Frank Vernuccio 6/23/2015




Frank V. Vernuccio, Jr., J.D.


Frank V. Vernuccio, Jr., J.D., the editor-in-chief of the New York Analysis of Policy & Government, brings his 30 years of experience in government and professional writing and broadcast journalism to your audience. Vernuccio provides insights that captivate listeners.

Another Independence Day is almost here, and with it, another attack on the founders and founding principles that led to America’s success. The concept of replacing Alexander Hamilton’s photo on the $10 bill at first sounds harmless, or even commendable. Why not give someone else, particularly a female, and the chance to grace this bit of currency?

But like much else in the highly partisan intersection of educational, cultural and political decisions, this seemingly innocuous move is part of a far larger agenda, one that poses a crucial danger to the future of our nation. It is part of a drive to eliminate the teaching of the principles upon which America was founded.

There has been much written about the undeniable hard-left bias on our college campuses. The New York Analysis of Policy & Government has previously reported that “The existence of the leftist bias is statistically well-documented and this overwhelming majority seeks to suppress contrary voices. A number of studies have provided solid statistical evidence of this…Far too many American universities, at ever greater cost, are striving to eliminate the very concepts that gave rise to the founding of the United States. Rather than, as Jefferson hoped, provide a foundation for the preservation of personal freedom, colleges are now becoming a wellspring of collectivist authoritarianism.”

The extremist anti-American views that dominate colleges are being forced onto grammar and high schools. The History News Network found that, “The new Framework of the College Board’s Advanced Placement U.S. history course inculcates a consistently negative view of American culture. … The Framework ignores the United States’ founding principles and their influence in inspiring the spread of democracy and galvanizing the movement to abolish slavery…A particularly troubling failure of the Framework is its dismissal of the Declaration of Independence and the principles so eloquently expressed there. The Framework’s entire discussion of this seminal document consists of just one phrase in one sentence: “The colonists’ belief in the superiority of republican self-government based on the natural rights of the people found its clearest American expression in Thomas Paine’s Common Sense and in the Declaration of Independence… The Framework thus ignores the philosophical underpinnings of the Declaration and the willingness of the signers to pledge ‘our lives, our fortunes, and our sacred honor’ to the cause of freedom.

Boston’s Pioneer Institute examined the issue, as reported by the Heartland Institute. It’s “Shortchanging the Future” study argues:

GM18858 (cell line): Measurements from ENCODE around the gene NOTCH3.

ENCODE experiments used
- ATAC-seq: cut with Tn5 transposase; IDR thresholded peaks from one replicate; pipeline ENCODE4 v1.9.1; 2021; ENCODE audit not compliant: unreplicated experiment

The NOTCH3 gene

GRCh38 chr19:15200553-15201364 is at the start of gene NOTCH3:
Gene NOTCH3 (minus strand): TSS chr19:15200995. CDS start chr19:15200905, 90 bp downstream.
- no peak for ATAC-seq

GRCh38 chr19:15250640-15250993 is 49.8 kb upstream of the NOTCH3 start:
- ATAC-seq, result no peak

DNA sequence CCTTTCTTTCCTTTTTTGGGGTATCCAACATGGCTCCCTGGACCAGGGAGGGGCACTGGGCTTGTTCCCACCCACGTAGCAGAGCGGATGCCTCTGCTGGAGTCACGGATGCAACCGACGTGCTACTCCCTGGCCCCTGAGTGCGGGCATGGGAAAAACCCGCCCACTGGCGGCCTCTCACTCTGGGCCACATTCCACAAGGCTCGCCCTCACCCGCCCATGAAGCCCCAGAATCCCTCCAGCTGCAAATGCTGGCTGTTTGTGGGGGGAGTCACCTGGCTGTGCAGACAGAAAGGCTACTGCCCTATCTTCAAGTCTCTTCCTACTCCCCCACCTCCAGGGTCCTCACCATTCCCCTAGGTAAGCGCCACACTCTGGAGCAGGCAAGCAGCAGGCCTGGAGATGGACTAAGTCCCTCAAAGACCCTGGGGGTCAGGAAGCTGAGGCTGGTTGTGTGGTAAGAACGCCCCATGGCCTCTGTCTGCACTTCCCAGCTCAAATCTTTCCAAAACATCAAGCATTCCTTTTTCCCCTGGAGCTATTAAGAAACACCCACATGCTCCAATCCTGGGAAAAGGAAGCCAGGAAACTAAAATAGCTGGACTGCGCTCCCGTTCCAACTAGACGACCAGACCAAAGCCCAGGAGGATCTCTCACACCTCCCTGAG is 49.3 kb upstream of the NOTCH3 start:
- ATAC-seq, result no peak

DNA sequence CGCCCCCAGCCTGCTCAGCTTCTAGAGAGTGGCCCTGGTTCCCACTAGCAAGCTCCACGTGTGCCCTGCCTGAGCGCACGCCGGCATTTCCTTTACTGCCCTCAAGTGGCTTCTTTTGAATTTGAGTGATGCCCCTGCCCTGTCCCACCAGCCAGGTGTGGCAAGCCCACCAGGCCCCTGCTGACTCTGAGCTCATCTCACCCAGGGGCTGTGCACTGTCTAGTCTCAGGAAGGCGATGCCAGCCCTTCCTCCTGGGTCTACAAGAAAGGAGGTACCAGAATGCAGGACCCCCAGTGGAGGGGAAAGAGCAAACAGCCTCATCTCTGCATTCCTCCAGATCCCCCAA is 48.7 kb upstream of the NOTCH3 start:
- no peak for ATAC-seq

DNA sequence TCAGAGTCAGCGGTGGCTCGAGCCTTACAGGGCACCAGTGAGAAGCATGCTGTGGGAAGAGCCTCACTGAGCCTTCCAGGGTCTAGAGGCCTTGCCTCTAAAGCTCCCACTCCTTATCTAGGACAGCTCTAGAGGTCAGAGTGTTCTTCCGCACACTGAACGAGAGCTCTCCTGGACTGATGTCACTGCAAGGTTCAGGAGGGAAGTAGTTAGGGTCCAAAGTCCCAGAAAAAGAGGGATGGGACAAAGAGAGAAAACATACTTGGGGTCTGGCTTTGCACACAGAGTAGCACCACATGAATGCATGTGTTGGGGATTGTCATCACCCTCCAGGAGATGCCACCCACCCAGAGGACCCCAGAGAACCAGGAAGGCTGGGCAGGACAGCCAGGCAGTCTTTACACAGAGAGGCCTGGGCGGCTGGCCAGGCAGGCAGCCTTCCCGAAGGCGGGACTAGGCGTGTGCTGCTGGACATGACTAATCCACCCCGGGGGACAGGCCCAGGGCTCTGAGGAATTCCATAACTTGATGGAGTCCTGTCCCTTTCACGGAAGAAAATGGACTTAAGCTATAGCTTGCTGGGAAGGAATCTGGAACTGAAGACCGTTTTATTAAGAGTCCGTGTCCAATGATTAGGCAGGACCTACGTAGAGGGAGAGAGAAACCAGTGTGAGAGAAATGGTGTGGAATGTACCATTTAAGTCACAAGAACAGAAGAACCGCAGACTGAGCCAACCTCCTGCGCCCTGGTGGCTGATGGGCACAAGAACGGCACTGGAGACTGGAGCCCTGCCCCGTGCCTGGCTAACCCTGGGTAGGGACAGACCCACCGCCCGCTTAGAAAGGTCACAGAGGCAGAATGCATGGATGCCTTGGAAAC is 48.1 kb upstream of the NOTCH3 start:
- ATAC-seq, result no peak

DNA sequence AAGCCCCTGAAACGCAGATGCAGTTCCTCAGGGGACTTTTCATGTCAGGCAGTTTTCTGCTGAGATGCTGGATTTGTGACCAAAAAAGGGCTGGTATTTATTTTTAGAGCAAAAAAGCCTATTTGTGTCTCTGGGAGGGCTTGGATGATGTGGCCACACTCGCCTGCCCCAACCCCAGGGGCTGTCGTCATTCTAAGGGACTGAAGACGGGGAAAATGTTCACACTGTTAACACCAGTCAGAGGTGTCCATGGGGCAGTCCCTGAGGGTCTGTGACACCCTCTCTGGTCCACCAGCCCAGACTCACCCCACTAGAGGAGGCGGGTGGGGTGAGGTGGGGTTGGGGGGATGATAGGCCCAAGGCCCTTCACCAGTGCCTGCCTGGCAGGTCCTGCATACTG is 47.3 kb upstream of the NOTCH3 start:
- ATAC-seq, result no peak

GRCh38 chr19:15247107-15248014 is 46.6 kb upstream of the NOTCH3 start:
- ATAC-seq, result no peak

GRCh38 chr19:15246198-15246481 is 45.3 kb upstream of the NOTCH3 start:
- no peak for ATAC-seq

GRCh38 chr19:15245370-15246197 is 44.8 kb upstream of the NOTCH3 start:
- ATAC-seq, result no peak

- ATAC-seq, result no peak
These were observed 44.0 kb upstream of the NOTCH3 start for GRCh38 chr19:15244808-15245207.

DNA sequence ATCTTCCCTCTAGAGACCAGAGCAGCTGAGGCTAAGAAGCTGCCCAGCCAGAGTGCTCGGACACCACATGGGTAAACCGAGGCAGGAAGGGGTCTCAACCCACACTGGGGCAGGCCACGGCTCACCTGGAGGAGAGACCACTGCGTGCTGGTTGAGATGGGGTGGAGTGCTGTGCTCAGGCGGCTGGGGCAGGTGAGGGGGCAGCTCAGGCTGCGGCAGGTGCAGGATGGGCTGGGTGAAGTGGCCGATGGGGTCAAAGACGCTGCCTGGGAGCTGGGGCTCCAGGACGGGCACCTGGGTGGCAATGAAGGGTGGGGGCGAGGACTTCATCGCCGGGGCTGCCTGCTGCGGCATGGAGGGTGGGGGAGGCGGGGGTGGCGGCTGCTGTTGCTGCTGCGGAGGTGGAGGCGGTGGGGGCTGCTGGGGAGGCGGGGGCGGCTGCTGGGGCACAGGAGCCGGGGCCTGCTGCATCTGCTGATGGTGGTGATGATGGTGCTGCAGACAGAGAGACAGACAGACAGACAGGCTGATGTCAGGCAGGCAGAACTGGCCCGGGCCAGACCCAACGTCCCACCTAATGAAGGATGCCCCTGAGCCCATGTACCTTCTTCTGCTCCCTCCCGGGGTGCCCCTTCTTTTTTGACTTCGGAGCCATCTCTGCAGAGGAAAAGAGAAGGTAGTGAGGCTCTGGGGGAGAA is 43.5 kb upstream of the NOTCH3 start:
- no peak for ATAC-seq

“We are told that we should no longer privilege the traditional patriotic narrative. But is the only alternative a narrative that damns “dead white males” as oppressors, thereby ensuring that live white male children grow up hating history? …Why is it so hard for us all to agree that the United States has had more than its share of racial, ethnic, and religious conflict precisely because it became the most diverse nation in the world, but that minorities have risen precisely because they could insist upon rights first trumpeted forth by the United States… The present study is especially troubling because it documents not only disagreements over standards, but the fading away of history altogether. Fewer hours are devoted to it; students display commensurately greater ignorance. Perhaps this is simply a function of demoralization or distraction. But I suspect it is also on someone’s agenda…The collective grasp of basic history and civics among American students is alarmingly weak. Beyond dispiriting test results on the National Assessment of Educational Progress and other measures, poor performance in history and civics portends a decay of the knowledge, skills, and dispositions needed for a lifetime of active, engaged citizenship. The reasons for this decline are many: the amount of time devoted to history in K-12 education has demonstrably shrunk over time; demands to make curriculum more inclusive have led schools and teachers to dwell on social history, race, and gender in ways that distort the nation’s historical narrative.”

In February, reports the Iowa State Daily “Oklahomans initiated an attempt to stop the revisionist-left from fiddling with the history books. The Oklahoma legislature has approved a bill to stop funding advanced placement history classes, on the basis that the curriculum is too left-wing. There’s a severe left-wing bias in academia…”

Alexander Hamilton was a classic American success story. Orphaned, he nevertheless rose to success. He became a key figure in the Revolution, and later was a major force in getting the Constitution ratified—the Constitution that so many on the left find an inconvenient roadblock to implementing their collectivist agenda.

His success through perseverance, courage and faith in the grand experiment in freedom that is America is a clear repudiation of everything the academic and political left stands for. It is no coincidence that his recognition on American currency is targeted for removal.


The following are the sources to this article….